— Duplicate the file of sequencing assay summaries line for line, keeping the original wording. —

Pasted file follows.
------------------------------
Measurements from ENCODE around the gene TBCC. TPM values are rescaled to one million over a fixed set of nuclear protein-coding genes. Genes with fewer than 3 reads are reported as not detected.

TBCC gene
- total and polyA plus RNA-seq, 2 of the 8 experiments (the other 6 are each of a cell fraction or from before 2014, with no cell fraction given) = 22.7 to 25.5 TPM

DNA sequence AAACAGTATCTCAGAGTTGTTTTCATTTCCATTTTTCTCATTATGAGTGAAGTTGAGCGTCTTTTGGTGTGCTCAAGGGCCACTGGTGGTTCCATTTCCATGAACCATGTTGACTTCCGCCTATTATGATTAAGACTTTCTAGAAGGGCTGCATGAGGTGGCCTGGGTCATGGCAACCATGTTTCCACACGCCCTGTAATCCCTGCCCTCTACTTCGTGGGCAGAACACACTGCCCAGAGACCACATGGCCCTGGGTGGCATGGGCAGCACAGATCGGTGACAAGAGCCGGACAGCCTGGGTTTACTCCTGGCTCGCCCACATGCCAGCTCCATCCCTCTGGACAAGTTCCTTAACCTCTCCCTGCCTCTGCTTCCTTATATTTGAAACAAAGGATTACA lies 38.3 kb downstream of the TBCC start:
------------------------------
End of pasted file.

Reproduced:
Measurements from ENCODE around the gene TBCC. TPM values are rescaled to one million over a fixed set of nuclear protein-coding genes. Genes with fewer than 3 reads are reported as not detected.

TBCC gene
- total and polyA plus RNA-seq, 2 of the 8 experiments (the other 6 are each of a cell fraction or from before 2014, with no cell fraction given) = 22.7 to 25.5 TPM

DNA sequence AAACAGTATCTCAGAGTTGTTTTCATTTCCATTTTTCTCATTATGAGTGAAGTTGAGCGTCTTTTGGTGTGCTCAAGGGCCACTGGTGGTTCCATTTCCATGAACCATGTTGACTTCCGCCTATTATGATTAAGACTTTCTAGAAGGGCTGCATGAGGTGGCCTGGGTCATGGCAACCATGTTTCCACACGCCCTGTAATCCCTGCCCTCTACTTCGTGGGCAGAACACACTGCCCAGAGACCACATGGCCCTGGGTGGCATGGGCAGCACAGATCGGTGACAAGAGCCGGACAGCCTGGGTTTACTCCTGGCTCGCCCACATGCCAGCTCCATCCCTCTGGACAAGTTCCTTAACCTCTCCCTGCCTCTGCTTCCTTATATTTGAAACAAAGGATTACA lies 38.3 kb downstream of the TBCC start: